2. SharePoint Framework

If you host your tab in SharePoint, you don’t have to worry about getting an access token; SharePoint handles this for you! However at the time of this writing, there is a caveat: any permission you give your tab is also given to every 3rd party web part in your tenant’s SharePoint installation. SharePoint provides an isolated mode for web parts which addresses this, but it currently doesn’t work with Teams tabs.

Begin by creating a Teams tab with SharePoint Framework. Then specify the resource and permission you need in config/package-solution.json. For example, to read the user’s email you would include:

"webApiPermissionRequests": [
    {
    "resource": "Microsoft Graph",
    "scope": "Mail.Read"
    }
],

When the web part is installed, an administrator will need to approve the permission in the API access screen in SharePoint online administration.

Admin screen to approve permissions given to SharePoint Framework solutions

Calling the Microsoft Graph is really simple since SharePoint Framework takes care of it for you.

this.context.msGraphClientFactory.getClient()
.then((client) => {
client.api("me/mailFolders/inbox/messages")
    .get((error, response) => {
    // check the error, use the response
    });
});

A full sample is available here.

3. Teams pop-up with MSAL 2.0

Azure AD and many other authorization services don’t work in an IFrame, and Teams tabs are IFrames. To solve this, Teams provides a browser pop-up and the ability to send information between the pop-up and your tab.

Teams launches a popup and passes data between your code in the IFrame and your code in the popup

One advantage of this is that it works with any browser-based authorization service. However in this case, we want to call the Microsoft Graph, so we’ll be calling Azure AD. From Azure AD’s perspective, the pop-up window is a fine place to log the user in, and the access token it provides can include any user delegated access without the need for an On Behalf Of token exchange. That means no server-side code is required, so your solution could be hosted in any static site, such as Azure Static Websites or Github Pages.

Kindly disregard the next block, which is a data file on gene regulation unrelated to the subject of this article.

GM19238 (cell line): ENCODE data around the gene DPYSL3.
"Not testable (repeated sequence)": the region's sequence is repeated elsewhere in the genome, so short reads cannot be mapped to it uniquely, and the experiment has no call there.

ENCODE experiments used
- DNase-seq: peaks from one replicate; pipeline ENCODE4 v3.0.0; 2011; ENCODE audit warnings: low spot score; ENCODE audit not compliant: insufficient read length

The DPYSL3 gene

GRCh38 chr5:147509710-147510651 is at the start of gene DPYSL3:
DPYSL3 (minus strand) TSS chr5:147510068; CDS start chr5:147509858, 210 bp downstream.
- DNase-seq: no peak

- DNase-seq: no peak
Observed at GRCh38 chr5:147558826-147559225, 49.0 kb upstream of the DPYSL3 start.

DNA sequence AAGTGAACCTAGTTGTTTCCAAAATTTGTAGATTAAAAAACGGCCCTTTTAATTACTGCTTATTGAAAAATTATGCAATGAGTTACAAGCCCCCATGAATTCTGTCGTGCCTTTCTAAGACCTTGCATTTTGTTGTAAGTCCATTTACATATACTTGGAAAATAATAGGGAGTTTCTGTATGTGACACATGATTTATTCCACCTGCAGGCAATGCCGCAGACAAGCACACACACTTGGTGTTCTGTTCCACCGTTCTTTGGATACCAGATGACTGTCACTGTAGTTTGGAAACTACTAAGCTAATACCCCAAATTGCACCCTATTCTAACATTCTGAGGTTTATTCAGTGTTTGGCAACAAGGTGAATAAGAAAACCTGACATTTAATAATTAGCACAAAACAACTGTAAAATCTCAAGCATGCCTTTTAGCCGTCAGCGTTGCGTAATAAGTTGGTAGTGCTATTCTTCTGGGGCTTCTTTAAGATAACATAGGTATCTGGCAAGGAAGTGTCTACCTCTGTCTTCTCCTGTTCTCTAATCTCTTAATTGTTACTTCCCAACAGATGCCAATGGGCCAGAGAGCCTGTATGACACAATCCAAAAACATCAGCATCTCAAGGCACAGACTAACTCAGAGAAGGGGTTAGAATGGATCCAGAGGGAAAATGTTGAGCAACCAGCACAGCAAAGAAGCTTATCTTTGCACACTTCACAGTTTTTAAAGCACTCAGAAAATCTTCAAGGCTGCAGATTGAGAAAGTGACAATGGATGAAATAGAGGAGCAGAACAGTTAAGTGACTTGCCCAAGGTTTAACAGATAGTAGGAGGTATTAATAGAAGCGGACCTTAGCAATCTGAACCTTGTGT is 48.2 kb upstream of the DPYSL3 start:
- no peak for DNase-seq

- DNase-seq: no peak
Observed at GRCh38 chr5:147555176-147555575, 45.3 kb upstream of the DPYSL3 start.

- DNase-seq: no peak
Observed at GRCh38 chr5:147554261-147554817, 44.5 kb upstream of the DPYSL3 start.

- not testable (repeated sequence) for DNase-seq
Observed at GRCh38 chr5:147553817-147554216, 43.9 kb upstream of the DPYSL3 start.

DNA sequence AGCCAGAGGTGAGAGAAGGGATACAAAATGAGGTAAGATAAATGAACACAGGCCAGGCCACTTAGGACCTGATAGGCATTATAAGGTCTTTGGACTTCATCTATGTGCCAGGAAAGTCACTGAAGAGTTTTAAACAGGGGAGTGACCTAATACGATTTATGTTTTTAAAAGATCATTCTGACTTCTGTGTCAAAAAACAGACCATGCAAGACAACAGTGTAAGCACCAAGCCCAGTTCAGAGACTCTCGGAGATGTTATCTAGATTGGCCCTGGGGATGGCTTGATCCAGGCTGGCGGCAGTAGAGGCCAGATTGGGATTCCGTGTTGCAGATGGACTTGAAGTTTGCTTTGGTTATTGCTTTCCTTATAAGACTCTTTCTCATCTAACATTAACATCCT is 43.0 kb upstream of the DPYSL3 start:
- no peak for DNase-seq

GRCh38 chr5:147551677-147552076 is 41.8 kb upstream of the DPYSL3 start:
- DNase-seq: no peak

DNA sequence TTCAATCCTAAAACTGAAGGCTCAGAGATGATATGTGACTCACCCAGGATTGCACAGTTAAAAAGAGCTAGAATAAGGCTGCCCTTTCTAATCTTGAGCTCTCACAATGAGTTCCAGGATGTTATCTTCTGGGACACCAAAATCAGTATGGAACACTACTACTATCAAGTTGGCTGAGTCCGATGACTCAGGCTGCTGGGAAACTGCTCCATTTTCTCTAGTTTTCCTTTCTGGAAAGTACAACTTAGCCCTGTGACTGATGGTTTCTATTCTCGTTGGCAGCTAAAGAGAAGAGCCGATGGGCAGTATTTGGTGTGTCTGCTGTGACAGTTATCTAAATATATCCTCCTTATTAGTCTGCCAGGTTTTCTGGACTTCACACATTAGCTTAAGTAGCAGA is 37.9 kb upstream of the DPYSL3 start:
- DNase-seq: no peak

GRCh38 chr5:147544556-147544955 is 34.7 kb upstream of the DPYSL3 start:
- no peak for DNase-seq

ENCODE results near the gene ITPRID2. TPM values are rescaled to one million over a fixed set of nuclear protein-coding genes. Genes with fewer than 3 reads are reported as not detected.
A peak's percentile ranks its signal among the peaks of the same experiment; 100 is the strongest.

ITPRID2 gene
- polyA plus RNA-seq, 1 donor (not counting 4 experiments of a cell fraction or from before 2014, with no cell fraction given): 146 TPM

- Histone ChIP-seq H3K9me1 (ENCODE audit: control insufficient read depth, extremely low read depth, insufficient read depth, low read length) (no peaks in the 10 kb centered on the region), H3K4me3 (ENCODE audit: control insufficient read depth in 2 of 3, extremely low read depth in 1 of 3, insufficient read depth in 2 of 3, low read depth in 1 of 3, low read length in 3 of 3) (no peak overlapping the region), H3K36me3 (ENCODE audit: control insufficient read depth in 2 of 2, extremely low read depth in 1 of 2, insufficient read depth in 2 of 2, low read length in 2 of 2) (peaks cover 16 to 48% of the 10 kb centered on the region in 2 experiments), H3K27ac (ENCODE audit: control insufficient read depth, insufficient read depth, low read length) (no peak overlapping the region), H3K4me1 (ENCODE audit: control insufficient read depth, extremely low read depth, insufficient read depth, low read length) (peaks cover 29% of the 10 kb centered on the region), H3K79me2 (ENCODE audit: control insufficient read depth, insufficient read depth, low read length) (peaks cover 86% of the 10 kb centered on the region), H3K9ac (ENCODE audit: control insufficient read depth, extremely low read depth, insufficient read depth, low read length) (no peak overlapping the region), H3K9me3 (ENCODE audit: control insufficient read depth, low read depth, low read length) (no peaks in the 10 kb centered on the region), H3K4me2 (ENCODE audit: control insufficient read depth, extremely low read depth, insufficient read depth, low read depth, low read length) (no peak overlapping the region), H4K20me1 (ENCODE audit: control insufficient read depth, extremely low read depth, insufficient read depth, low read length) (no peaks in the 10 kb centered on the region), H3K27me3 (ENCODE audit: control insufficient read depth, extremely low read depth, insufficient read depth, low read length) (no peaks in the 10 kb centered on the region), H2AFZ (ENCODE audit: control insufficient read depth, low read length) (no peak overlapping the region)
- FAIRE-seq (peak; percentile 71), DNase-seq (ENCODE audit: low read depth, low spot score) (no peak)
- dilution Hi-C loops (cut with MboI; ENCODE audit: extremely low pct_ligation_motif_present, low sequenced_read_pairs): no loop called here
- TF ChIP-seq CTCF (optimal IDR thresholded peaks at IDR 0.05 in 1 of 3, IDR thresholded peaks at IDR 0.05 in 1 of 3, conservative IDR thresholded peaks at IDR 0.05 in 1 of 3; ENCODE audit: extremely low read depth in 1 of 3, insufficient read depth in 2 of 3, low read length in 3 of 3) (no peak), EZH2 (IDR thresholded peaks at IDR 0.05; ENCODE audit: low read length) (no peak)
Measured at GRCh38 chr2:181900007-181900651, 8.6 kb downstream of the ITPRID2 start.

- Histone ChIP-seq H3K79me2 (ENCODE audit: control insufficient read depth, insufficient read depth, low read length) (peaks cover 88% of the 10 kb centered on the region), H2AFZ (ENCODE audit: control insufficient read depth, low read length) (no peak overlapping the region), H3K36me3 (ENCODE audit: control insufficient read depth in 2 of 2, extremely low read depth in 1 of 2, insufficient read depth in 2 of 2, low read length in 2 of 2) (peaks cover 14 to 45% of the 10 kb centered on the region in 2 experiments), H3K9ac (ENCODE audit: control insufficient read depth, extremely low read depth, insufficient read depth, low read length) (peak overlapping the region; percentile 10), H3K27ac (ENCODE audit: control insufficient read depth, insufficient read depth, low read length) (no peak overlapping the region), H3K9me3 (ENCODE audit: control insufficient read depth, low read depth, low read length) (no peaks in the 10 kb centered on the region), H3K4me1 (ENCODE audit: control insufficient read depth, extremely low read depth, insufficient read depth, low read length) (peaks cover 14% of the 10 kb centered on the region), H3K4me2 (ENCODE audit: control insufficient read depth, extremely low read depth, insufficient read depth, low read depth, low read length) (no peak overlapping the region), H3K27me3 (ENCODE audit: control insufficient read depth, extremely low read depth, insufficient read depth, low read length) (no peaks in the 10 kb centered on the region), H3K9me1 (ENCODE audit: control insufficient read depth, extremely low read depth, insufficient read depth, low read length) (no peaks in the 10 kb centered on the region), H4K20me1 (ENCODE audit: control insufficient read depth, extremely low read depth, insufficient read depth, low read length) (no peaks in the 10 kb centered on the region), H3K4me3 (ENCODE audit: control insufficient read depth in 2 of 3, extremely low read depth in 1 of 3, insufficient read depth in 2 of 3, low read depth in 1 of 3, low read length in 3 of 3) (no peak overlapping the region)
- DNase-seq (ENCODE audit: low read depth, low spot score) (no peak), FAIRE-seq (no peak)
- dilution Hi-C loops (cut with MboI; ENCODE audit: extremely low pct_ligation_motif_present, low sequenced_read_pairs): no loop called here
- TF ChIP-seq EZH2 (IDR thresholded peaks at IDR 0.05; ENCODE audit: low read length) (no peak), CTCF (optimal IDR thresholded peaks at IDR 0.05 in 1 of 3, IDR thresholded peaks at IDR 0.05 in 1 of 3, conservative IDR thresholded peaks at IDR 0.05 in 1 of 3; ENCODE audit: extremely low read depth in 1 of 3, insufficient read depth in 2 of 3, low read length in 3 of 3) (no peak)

The sample here uses the new MSAL 2.0 library, which is more secure than its predecessors due to use of the Auth Code PKCE grant flow. In order to get an access token, the tab calls the Teams JavaScript client SDK to launch the pop-up and get data back.

microsoftTeams.authentication.authenticate({
    url: window.location.origin + "/TeamClock/#teamsauthpopup",
    width: 600,
    height: 535,
    successCallback: (response) => {
        const { username, accessToken, expiresOn } =
            JSON.parse(response);
        this.authState = { username, accessToken, expiresOn };
        resolve(accessToken);
    },
    failureCallback: (reason) => {
        reject(reason);
    }
});

Ironically the authenticate call in the authentication namespace doesn’t do authentication! It only launches a pop-up; your app needs to handle the authentication and return the resulting access code and any other relevant information. In this sample, it returns the username and expiration time, so the app can request a new access token when needed.

The code inside the pop-up really consists of three parts:

a. Checking for redirects

With the older Implicit flow, Azure AD returns the access token on the URL. A safer approach, used in Auth Code PKCE and MSAL 2.0, returns an authorization code on the URL, which is then exchanged for the access token. Either way, your code needs to handle the redirect back from Azure AD to get this data.

async init() {

    let response = await this.msalClient.handleRedirectPromise();
    if (response != null && response.account.username) {
        return true;
    } else {
        const accounts = this.msalClient.getAllAccounts();
        if (accounts === null || accounts.length === 0) {